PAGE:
From scary descendants of deep-sea prehistoric sharks to a 120 million-year-old ant, check out these 25 prehistoric animals that are alive todayWhen we think of a giant ape we generally think of the fictional King Kong—but colossal apes really did exist, long ago.
Gigantopithecus was an ape that existed from roughly nine million to a hundred thousand years ago—placing it in the same time period as several hominid speciesAncient Animals.
Awe-inducing creatures like mastodons, giant ground sloths, saber-toothed cats and even dire wolves (yep, they were a real thing — not just a “Game of Thrones” fantasy) have sadly gone extinct since the last ice age ended about 11,700 years agoFor more interesting stories, please check out our latest book, “FilipiKnow: Amazing Facts & Figures Every Pinoy Must Know.” Did you know that aside from having one of the most diverse ecosystems in the world, the Philippines also once hosted animals you thought would be found elsewhereAll Yesterdays is a book about the way we see dinosaurs and other prehistoric animals.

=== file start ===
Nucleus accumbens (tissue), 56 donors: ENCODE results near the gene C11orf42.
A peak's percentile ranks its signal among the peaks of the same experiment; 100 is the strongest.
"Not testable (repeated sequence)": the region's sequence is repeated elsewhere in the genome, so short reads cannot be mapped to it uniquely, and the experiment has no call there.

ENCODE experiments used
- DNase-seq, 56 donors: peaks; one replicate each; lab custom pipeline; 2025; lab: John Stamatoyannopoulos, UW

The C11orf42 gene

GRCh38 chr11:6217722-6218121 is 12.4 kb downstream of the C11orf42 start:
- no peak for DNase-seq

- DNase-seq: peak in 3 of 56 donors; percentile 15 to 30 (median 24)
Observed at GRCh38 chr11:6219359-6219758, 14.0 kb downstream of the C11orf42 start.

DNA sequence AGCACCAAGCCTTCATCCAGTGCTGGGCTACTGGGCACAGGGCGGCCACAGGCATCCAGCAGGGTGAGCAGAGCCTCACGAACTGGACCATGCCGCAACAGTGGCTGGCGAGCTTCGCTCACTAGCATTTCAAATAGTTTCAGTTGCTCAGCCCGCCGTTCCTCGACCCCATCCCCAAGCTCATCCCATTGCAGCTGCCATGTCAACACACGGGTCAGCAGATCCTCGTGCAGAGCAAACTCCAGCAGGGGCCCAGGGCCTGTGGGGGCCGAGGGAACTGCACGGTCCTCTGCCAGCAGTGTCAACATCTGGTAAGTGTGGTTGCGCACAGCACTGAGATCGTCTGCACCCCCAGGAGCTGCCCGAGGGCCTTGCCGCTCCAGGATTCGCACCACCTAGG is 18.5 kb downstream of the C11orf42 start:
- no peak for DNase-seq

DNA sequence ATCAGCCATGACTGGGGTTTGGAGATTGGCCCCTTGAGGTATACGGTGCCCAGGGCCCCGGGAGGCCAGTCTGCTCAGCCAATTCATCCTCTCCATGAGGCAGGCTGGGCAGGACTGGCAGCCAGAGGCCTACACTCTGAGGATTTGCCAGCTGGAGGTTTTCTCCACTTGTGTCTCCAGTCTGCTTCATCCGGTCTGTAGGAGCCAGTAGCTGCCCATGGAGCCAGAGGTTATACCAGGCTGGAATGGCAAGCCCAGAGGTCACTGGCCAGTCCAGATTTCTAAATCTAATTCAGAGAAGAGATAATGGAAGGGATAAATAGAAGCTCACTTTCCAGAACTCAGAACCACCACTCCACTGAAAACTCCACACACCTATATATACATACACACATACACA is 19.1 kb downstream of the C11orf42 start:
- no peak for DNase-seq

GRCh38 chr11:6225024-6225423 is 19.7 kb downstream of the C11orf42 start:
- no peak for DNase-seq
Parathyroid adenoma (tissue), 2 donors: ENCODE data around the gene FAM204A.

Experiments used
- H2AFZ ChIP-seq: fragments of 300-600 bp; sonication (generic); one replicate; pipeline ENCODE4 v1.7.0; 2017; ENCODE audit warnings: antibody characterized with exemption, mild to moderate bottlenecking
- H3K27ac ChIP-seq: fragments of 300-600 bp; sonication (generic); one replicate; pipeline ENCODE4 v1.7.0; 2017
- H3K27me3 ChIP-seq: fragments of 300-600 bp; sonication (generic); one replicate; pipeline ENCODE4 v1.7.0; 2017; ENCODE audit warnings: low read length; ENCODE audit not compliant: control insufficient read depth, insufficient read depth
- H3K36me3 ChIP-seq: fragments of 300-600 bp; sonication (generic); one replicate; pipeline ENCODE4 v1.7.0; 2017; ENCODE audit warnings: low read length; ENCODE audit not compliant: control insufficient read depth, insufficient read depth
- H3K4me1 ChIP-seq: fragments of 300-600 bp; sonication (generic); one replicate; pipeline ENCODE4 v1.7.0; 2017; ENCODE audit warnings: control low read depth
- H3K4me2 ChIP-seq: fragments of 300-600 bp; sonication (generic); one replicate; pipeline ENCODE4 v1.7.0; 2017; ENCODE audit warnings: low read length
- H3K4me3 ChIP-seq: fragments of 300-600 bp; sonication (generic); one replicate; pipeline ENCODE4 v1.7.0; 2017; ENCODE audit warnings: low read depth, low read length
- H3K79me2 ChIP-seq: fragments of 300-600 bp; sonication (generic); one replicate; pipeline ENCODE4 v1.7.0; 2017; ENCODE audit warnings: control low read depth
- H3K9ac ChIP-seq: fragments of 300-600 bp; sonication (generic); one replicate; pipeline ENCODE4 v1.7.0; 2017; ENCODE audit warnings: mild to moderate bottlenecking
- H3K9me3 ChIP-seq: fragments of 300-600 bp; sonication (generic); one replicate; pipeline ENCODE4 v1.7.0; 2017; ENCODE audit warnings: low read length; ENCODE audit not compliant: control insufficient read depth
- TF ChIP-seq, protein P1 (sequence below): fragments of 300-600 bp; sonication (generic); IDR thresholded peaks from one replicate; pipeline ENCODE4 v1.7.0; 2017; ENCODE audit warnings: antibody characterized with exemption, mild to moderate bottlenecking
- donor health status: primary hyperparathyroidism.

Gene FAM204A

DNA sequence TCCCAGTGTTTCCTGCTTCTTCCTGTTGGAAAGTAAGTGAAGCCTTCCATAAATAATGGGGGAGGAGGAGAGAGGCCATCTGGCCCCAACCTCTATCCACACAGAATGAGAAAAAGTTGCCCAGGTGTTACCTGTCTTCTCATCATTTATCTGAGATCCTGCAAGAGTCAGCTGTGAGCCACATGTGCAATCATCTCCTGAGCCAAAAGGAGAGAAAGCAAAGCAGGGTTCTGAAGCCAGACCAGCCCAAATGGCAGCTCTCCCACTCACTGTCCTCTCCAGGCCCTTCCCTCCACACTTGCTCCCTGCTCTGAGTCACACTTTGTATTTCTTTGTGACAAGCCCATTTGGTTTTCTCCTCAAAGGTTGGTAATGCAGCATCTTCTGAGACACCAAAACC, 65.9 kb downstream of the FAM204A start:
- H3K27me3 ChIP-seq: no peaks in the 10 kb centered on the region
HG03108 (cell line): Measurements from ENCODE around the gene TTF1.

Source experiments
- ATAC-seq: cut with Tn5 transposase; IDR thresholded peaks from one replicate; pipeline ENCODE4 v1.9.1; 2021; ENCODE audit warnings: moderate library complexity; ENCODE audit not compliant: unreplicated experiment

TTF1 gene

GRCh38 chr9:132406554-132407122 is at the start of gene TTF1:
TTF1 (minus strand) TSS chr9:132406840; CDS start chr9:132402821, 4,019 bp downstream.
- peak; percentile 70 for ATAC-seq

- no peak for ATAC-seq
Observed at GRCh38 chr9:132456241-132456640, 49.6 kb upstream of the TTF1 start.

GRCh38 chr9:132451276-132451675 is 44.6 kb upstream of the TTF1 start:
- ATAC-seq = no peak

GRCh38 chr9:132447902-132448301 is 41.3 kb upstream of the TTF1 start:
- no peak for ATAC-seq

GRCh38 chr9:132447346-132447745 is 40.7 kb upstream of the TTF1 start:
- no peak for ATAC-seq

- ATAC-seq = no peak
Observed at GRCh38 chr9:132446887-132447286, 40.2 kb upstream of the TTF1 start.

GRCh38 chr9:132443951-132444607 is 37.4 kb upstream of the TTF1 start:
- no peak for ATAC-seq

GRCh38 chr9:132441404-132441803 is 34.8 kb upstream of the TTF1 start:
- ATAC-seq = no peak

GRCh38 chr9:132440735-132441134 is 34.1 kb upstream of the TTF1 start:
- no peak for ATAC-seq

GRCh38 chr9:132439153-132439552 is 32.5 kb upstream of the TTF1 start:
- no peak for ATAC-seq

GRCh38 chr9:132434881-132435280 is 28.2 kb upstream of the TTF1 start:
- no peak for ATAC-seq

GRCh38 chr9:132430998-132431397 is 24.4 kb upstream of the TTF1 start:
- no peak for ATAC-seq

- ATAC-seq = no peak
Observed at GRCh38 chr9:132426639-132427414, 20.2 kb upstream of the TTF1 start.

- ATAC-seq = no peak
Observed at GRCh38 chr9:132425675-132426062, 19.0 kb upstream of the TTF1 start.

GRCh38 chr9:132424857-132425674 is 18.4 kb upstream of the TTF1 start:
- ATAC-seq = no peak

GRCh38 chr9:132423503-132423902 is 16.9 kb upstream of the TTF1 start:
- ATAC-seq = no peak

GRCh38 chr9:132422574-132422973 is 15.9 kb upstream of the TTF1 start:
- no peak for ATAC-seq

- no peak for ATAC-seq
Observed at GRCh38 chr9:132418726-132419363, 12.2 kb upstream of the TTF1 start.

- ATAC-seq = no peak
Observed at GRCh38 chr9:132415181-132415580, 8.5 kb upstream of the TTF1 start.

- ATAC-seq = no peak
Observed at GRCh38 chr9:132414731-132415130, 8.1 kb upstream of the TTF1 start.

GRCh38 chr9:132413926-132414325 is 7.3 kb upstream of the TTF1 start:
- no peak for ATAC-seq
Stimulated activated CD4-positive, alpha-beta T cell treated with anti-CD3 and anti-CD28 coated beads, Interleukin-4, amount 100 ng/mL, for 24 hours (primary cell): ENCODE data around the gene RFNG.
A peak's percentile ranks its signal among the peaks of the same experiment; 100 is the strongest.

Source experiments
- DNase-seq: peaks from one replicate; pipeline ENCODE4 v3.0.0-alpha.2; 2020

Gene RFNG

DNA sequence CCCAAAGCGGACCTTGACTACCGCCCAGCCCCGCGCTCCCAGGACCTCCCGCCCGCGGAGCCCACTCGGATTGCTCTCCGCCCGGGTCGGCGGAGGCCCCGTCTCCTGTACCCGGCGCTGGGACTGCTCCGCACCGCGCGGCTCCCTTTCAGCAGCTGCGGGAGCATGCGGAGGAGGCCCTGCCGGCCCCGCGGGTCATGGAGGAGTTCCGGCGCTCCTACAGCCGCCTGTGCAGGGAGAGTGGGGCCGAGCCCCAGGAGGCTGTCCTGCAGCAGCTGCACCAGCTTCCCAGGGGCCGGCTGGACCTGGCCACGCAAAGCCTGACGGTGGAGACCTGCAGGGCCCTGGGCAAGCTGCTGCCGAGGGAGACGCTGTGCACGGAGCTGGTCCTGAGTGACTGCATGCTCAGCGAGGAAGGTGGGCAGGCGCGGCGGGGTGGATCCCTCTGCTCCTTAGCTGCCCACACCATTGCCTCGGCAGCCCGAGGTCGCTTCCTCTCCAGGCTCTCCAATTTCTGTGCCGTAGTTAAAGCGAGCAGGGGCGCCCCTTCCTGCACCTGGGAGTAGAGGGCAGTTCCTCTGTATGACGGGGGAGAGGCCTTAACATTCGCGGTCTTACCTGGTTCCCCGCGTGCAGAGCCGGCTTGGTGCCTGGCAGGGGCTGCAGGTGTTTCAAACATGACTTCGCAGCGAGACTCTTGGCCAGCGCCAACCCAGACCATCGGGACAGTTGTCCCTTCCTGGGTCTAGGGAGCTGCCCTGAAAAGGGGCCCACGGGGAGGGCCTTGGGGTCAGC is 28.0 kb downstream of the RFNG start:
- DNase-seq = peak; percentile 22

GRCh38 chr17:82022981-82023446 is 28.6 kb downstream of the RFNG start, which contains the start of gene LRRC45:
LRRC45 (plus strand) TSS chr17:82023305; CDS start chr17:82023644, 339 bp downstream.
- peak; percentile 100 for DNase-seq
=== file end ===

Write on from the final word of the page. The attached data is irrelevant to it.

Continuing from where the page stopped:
Lavishly illustrated with over sixty original artworks, All Yesterdays aims to challenge our notions of how prehistoric animals looked and behavedAll Yesterdays is a book about the way we see dinosaurs and other prehistoric animals.
Lavishly illustrated with over sixty original artworks, All Yesterdays aims to challenge our notions of how prehistoriRelated: 9-pound crab breaks seabird's wings before eating it alive.
This deep-sea dweller is usually found between 390 and 4,200 feet below the surface, which is why it’s rarely seen and wasn’t even discovered before the 19th century (despite being around long before humans)The evolution of fish began about 530 million years ago during the Cambrian explosion.
It was during this time that the early chordates developed the skull and the vertebral column, leading to the first craniates and vertebratesSix giant fearsome predators of the ancient seas are not shown here.
I doubt you have done much research on everything and anything ever written about themA collection of fossil dinosaur skeletons.
Clockwise from top left: Microraptor gui (a winged theropod), Apatosaurus louisae (a giant sauropod), Edmontosaurus regalis (a duck-billed ornithopod), Triceratops horridus (a horned ceratopsian), Stegosaurus stenops (a plated stegosaur), Pinacosaurus grangeri (an armored ankylosaur